Everyone from George Clooney, Elvis Presley and Seasick Steve was influenced by the old-time sounds of bluegrass music. But did you know bluegrass’ roots lead to Ireland?
The king and Clooney
Fans among us know well how Elvis Presley’s earliest influences stemmed from bluegrass music. His famous tune Blue Moon of Kentucky typifies that vibrant bluegrass beat. Many of us, too, enjoyed George Clooney getting into all sorts of scrapes in the Coen brother’s bluegrass inspired hit, Oh Brother wherefore art thou?. Bluegrass has spread to popular music, too. Seasick Steve-the one time hobo-plays bluegrass in his repertoire.
What most people don’t know is that bluegrass’ roots stem from Ireland. During the 18th century thousands of Irish, Ulster-Scot and English immigrants settled in the Appalachian region of America. When they did so, they brought the music of their homeland with them.
Their vast influence on bluegrass hasn’t been forgotten and Ireland has the festivals, the concerts and the musicians to prove it.
It was there, on the North American continent, that traditional Irish music and Ulster-Scot influences were fused with the blues stylings of the African American locals. The musical traditions of two disparate cultures came together to create an entirely new musical genre: bluegrass.
If you listen closely, you’ll hear the forms of Irish jigs and reels in bluegrass songs. Traditional Irish music played a crucial role in the formation of bluegrass, something that is celebrated in fine fashion in Ireland today. How? With fantastic festivals bursting with music and mighty craic (fun).
Once a year in August, music lovers and musicians from all over the world make the pilgrimage to Dunmore East, County Waterford. It’s here, in Ireland’s sunny southeast where a quaint fishing village morphs into the centre of the bluegrass world for the Guinness International Dunmore East Bluegrass Festival. Over four late summer days six venues around the village hold gigs indoors and out. A more beautiful setting for a boutique music festival is hard to imagine.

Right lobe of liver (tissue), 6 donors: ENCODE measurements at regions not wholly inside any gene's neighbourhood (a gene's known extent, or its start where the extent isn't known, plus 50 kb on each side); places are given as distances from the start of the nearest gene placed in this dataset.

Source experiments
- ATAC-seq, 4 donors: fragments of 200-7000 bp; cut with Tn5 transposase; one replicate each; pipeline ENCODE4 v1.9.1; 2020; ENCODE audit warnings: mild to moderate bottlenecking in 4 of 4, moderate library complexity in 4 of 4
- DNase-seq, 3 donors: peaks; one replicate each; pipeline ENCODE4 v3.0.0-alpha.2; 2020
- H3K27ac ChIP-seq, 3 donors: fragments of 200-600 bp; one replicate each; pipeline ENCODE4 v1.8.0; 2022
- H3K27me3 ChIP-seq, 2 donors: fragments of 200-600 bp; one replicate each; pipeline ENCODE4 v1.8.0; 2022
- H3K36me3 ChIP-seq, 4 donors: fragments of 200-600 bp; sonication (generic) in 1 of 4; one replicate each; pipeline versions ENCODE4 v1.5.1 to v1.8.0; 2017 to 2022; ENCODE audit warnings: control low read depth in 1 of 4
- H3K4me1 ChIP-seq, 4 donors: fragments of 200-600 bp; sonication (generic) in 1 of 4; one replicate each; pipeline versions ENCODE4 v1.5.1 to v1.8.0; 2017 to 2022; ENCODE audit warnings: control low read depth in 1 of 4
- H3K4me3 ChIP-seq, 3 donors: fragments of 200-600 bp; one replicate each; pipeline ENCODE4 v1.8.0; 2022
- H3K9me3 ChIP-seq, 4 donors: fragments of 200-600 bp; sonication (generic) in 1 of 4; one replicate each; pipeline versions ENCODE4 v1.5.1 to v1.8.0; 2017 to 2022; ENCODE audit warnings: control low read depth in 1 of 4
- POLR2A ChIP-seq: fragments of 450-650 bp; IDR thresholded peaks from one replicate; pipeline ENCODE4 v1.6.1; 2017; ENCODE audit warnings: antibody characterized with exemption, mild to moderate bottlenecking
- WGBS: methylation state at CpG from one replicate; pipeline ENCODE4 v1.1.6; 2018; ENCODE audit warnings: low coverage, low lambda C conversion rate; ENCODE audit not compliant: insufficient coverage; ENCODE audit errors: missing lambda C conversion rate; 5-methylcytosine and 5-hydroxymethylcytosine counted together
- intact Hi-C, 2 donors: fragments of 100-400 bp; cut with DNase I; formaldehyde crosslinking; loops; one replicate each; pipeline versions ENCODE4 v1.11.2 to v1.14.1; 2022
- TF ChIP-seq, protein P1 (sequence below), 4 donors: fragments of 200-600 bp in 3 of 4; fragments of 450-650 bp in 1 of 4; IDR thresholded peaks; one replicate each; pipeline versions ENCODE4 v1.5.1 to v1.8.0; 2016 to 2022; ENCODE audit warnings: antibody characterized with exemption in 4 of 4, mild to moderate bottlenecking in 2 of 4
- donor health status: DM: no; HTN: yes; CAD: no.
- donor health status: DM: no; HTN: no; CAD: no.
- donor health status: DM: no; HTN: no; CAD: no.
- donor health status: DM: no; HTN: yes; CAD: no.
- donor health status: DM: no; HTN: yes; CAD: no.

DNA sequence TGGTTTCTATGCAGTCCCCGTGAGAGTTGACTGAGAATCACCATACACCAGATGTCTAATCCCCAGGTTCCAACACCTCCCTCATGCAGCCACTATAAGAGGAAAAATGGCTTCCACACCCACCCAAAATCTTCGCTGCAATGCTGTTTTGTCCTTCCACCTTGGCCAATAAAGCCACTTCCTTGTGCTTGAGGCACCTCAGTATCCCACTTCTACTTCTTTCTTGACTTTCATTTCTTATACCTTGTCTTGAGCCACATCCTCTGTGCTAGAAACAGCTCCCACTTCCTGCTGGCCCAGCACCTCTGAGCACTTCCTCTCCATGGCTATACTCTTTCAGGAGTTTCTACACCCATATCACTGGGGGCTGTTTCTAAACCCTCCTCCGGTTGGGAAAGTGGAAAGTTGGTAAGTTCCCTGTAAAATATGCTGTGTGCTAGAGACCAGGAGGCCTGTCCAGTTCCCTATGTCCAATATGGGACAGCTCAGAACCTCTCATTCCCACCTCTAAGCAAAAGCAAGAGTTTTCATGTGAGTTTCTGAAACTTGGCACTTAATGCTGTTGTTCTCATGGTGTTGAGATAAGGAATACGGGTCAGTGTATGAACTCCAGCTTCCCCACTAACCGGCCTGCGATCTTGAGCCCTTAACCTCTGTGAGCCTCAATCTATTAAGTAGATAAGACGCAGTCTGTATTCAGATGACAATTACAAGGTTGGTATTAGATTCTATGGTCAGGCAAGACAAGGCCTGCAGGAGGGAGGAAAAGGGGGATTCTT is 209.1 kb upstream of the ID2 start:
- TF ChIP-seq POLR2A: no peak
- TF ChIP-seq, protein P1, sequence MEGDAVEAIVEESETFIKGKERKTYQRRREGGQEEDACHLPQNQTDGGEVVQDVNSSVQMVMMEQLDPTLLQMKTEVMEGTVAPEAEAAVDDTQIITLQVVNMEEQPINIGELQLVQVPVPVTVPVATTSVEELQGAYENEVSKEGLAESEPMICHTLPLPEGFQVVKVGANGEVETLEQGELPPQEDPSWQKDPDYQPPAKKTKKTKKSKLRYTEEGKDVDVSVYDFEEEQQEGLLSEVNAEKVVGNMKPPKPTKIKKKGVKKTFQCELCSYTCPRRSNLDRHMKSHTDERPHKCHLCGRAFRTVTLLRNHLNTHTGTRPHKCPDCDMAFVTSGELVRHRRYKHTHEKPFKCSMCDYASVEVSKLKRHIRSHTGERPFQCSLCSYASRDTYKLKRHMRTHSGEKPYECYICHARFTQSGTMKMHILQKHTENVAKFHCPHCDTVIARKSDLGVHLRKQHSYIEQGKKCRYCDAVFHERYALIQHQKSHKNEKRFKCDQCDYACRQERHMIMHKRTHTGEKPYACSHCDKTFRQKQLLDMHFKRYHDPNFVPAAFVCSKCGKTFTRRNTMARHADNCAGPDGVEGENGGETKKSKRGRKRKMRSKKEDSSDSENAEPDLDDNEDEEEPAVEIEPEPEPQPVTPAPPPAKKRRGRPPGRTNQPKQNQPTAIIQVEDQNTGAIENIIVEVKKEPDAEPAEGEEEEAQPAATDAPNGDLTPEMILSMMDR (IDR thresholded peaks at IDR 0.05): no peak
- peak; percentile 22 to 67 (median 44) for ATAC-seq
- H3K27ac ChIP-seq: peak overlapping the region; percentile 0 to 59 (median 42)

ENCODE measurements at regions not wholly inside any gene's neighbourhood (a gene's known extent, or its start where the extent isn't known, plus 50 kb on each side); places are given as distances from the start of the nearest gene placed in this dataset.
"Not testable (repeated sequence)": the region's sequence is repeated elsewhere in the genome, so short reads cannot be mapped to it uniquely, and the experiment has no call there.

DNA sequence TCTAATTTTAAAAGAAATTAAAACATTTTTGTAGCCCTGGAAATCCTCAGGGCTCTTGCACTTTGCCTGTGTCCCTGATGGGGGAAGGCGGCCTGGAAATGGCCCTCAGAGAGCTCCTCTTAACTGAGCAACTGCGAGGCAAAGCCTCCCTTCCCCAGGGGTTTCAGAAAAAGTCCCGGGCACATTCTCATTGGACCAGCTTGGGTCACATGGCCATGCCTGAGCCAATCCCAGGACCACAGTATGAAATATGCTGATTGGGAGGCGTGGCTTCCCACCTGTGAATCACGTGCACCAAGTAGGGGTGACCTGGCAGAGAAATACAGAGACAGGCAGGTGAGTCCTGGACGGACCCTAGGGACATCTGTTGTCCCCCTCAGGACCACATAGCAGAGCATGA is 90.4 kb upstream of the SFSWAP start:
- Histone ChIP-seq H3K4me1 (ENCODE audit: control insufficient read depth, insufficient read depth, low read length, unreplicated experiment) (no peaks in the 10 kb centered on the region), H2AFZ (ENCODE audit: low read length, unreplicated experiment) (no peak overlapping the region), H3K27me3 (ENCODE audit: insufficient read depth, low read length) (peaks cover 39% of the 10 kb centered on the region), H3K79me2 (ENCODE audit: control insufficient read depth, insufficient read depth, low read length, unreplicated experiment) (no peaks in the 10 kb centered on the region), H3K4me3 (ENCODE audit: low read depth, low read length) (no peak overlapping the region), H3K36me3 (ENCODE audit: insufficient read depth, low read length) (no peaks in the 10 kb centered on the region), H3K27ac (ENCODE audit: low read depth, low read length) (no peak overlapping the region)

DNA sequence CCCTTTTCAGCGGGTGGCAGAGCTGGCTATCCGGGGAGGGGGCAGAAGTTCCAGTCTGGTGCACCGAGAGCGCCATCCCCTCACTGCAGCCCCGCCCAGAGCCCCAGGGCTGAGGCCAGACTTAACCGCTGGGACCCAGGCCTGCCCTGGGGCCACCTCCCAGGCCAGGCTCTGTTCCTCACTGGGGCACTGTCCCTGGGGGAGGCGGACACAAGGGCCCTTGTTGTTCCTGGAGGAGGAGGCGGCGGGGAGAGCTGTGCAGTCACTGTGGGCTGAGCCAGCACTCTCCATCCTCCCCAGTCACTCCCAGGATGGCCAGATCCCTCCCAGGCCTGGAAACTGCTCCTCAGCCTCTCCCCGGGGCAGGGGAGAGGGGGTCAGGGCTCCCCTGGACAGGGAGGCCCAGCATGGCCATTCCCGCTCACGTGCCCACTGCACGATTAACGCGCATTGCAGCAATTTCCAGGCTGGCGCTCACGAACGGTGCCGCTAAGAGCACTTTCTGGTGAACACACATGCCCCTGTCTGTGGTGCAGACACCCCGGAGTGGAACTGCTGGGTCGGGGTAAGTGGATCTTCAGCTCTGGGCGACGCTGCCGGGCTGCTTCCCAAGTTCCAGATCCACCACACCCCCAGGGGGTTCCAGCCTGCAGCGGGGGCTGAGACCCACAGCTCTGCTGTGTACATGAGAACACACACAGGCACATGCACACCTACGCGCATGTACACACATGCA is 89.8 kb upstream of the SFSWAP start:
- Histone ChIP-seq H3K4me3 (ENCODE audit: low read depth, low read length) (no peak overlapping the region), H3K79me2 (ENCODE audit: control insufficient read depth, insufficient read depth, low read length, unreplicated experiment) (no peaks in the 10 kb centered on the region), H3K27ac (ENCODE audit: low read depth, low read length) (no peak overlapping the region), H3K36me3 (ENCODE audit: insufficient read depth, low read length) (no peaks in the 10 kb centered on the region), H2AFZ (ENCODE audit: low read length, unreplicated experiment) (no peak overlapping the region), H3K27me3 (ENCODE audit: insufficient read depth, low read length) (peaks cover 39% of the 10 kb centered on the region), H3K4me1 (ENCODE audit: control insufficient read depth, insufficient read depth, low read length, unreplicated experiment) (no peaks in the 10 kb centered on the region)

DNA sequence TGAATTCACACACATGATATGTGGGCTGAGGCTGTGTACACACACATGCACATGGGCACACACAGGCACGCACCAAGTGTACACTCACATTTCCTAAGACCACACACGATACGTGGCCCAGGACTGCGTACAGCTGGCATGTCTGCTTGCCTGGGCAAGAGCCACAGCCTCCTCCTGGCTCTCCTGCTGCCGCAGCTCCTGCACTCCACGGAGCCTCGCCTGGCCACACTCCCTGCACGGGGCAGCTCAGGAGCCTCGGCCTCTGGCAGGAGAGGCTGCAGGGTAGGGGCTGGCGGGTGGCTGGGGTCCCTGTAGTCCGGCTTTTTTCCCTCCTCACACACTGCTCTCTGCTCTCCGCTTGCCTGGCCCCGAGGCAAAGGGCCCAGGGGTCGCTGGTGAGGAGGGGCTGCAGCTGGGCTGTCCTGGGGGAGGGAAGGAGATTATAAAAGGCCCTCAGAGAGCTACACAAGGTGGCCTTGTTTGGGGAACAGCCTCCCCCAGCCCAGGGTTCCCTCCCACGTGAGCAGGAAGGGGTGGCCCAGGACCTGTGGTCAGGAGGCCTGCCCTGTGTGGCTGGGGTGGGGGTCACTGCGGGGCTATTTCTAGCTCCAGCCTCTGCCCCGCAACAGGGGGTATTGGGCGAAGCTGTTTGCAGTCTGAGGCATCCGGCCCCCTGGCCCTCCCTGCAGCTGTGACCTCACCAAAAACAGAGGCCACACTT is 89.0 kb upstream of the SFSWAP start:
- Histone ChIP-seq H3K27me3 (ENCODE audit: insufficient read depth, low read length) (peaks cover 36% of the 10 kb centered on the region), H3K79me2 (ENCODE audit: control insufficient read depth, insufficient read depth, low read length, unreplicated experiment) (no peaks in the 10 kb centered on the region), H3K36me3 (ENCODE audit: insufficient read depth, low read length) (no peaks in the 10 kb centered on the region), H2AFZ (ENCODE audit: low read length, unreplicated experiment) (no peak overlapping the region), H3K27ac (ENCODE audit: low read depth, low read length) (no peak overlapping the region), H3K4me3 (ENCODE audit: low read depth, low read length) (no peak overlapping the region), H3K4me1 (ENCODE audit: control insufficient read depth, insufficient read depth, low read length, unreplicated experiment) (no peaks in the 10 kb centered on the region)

They love bluegrass in County Limerick, too. The Bruff Bluegrass Festival takes place in the town of Bruff and all events/music shows are completely free. It’s a family orientated festival that celebrates bluegrass music but also features many other fun events. Such as donkey races, the National Horseshoe Pitching Contest and street barbecues.
The big one
But when it comes to bluegrass festivals in Ireland, the Ulster American Folk Park in County Tyrone stands apart. Here you get the full emigration story of the region’s sons and daughters to America. Brought to life with actors in full costume and exhibitions this is how we all wish history could be taught. A visit here begins in a thatched cottage in Ulster, board a full-scale emigration ship and ends in the log cabins of the American Frontier: the very place where bluegrass blossomed.
The Annual Bluegrass Festival in the Ulster Folk Park is a little different from your average festival. The thatched cottages, old-timey general stores and other replica buildings from the frontier age are transformed into stages. Bluegrass music is brought back to its roots, literally. The biggest names from the world of bluegrass travel to play here once a year. It’s hard not to get caught up in the atmosphere when the sights and sounds of a bygone era surround you.
A tale of two worlds
So the next time you hear the sultry strum of bluegrass remember the brave Irish and Ulster-Scot immigrants who inspired it.
They’d sure appreciate a song.